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Blog Posts: road safety

  • Bending the Curve: Challenges and Opportunities to Reduce Road Deaths in Mumbai

    On average, two people die on Mumbai’s roads owing to traffic crashes every day. The city ranks seventh in the country in terms of absolute numbers of road traffic fatalities. Pedestrians, cyclists and motorcyclists are most vulnerable, and are involved in more than 90 percent of all road traffic fatalities. Young working populations – mostly men – are particularly affected.

    Most crash data reports only talk about what happened – the crash itself. However, the political and societal influencers of road...

  • How State-Level Commitments to Vision Zero Could be a Game Changer for Road Safety in India

    Last year, WRI India launched India Vision Zero, a road safety forum to deliberate on the challenges, opportunities, and solutions towards reducing road traffic fatalities in India. The event brought together representatives from the national and state governments, as well as city authorities and other stakeholders to share ideas and strategies for road safety reform in the country. India currently tops the list with the highest number of road traffic deaths in the world. By contextualising...

  • Learnings for Africa from India’s Bus Rapid Transit (BRT) Lab

    Like many African cities, Addis Ababa, the capital city of Ethiopia, is at the turnstile of urbanisation. Recognising the need to augment the existing inadequate public transport, the authorities are considering implementing a bus rapid transit (BRT) system in the city. In the first week of October, a 13-member high-level delegation from Addis Ababa visited India with the aim of learning from similar projects in Indian cities. The...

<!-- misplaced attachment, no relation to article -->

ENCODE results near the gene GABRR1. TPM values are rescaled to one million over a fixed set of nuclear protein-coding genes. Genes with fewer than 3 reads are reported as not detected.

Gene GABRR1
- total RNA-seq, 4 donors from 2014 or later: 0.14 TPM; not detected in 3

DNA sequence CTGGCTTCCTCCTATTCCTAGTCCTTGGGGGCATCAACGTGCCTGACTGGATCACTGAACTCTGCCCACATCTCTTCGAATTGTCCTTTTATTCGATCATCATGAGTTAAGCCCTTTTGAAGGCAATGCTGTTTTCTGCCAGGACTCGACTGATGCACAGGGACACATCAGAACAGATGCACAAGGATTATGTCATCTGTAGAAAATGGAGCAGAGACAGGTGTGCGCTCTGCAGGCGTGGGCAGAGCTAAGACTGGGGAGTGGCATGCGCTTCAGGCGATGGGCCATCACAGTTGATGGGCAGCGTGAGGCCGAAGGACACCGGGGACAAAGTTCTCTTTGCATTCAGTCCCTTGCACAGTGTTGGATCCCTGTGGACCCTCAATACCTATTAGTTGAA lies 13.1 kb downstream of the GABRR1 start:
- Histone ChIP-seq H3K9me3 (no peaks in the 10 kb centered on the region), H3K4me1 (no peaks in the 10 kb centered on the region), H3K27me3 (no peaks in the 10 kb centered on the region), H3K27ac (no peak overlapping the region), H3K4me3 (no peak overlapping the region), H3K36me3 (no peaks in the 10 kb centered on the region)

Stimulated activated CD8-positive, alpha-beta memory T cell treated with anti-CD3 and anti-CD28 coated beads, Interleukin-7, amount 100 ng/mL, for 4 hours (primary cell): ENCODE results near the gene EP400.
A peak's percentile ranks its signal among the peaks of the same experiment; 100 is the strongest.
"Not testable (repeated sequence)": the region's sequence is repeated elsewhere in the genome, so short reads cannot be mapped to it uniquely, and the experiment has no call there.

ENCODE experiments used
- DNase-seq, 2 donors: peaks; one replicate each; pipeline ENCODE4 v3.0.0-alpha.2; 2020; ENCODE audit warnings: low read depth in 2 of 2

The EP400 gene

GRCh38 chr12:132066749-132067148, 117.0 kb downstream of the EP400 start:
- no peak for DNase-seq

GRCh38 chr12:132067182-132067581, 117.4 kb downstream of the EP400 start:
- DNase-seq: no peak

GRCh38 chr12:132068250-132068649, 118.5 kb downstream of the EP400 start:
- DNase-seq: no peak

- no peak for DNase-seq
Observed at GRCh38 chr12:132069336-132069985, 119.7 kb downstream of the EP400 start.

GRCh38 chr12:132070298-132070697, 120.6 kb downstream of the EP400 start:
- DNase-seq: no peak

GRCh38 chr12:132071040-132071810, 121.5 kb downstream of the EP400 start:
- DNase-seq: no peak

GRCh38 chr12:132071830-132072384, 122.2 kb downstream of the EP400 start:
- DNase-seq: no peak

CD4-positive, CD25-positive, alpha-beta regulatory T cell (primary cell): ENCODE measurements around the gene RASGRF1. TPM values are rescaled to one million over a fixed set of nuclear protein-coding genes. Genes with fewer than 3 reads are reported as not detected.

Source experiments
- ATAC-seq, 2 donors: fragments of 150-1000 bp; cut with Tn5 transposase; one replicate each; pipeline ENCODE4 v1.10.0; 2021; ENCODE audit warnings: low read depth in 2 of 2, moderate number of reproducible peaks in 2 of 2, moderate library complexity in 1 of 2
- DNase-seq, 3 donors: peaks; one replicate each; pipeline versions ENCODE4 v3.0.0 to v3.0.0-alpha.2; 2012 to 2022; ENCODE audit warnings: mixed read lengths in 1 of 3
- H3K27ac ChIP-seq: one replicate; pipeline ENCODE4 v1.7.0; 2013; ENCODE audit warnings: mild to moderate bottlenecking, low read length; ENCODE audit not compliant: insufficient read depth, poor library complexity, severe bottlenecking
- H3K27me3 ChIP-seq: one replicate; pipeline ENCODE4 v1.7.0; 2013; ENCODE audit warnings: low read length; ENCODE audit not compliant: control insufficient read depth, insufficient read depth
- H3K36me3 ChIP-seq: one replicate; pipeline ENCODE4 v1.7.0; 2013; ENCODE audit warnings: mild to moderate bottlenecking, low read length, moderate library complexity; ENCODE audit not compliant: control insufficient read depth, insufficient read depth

• India Can’t Afford to Lose Any More Lives Due to Road Crashes

    This blog originally appeared on TheCityFix

    Globally, 1.3 million people die each year in road traffic crashes. India, with only 2 percent of the global motor vehicle population, accounts for more than 10 percent of those fatalities. Further, in 2014 about 1.41 million people lost their lives on India’s roads—which is 3 percent greater than the fatalities in 2013. With one fatality roughly happening every 4 minutes, Indian road are considered some of most dangerous roads in the world.

    The National Crime Records Bureau (NCRB)...

  • Designing for Safety

    Over 140,000 people lost their lives on our roads last year, giving India the dubious distinction of having the highest number of road accident victims in the world. As our country continues to motorise exponentially, this problem will only grow– unless we make urgent and far-reaching changes to our road safety approach.

    Cyclists and Pedestrians Most at Risk

    Any road safety strategy will mean nothing if it neglects to consider the mobility and safety of the most vulnerable road user groups, that is pedestrians, cyclists and motorcyclists. In most major cities in India,...

  • Making Urban Streets Safer By Design

    India has the highest number of traffic-crash deaths in the world. Of the 140,000 fatalities that occur annually, more than 40 percent take place in urban areas. A large percentage of these are pedestrians and bicyclists, who typically comprise more than half of the road users in Indian cities. Often, motorists are booked for recklessness, whereas the actual cause and subsequent solution may lie elsewhere. Yet, the popular discourse around road safety is focused on measures that make vehicular-use safer, such as enforcing traffic rules, the use of helmets and seat belts and avoiding drunk-...

  • Creatively Engaging Road Safety with a Graphic Narrative

    This blog post originally appeared in TheCityFix

    India has the highest number of accident fatalities in the world. But the pressing issue of road safety is rarely taken seriously. This is particularly apparent, given the high frequency and intensity of risks that motorists, pedestrians, and cyclists take on a daily basis.

    Statistics of road...

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